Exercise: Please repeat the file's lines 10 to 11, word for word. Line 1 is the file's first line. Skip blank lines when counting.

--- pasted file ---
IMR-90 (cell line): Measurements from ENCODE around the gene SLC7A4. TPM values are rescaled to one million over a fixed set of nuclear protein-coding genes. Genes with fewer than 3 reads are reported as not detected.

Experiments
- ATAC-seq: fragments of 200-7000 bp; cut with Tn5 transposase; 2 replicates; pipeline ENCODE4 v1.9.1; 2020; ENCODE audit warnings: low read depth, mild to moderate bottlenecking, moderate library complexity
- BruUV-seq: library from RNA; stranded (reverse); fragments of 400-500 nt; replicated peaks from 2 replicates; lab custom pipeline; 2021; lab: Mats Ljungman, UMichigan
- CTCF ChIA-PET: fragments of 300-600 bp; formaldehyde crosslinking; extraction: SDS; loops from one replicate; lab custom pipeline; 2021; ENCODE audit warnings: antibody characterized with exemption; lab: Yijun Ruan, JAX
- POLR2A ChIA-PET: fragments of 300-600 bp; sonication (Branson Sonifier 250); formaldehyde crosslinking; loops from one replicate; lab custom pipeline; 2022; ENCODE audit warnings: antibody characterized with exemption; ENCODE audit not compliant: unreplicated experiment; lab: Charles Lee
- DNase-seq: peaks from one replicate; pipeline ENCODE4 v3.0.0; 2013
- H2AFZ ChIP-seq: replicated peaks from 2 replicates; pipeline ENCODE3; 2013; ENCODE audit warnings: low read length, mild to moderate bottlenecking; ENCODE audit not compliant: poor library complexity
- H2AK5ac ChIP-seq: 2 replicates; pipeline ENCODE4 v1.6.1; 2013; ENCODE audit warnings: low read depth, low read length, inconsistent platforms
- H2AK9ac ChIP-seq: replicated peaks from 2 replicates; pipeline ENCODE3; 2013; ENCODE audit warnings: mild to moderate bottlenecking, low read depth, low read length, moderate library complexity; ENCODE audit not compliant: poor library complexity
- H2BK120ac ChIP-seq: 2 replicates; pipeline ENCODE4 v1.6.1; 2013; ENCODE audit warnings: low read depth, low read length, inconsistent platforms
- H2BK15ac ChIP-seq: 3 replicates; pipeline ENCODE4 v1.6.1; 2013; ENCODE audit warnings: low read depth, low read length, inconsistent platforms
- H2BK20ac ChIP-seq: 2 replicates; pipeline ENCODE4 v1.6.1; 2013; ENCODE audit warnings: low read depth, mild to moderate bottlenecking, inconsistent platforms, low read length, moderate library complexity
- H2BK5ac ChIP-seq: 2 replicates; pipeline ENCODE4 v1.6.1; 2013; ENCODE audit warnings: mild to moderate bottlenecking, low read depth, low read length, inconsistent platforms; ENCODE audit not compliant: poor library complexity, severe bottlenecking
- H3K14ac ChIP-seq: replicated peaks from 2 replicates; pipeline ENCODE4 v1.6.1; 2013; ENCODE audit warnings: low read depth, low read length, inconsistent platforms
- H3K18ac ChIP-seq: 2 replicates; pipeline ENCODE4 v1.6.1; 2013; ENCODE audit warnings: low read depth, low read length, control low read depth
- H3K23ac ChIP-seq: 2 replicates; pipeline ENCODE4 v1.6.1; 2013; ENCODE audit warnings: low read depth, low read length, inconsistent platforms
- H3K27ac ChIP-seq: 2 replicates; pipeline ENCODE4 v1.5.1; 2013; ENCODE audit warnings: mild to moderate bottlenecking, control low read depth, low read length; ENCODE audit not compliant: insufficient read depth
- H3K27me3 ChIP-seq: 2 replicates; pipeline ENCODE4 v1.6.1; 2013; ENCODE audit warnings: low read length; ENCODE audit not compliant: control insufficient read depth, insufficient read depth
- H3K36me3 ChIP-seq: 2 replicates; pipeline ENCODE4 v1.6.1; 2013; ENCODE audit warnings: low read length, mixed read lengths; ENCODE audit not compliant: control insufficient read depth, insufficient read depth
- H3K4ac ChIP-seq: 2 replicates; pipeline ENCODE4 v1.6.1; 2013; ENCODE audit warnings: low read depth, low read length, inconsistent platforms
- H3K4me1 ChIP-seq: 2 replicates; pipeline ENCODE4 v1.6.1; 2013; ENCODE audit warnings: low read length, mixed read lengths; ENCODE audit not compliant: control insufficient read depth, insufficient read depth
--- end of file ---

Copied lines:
- H2AK9ac ChIP-seq: replicated peaks from 2 replicates; pipeline ENCODE3; 2013; ENCODE audit warnings: mild to moderate bottlenecking, low read depth, low read length, moderate library complexity; ENCODE audit not compliant: poor library complexity
- H2BK120ac ChIP-seq: 2 replicates; pipeline ENCODE4 v1.6.1; 2013; ENCODE audit warnings: low read depth, low read length, inconsistent platforms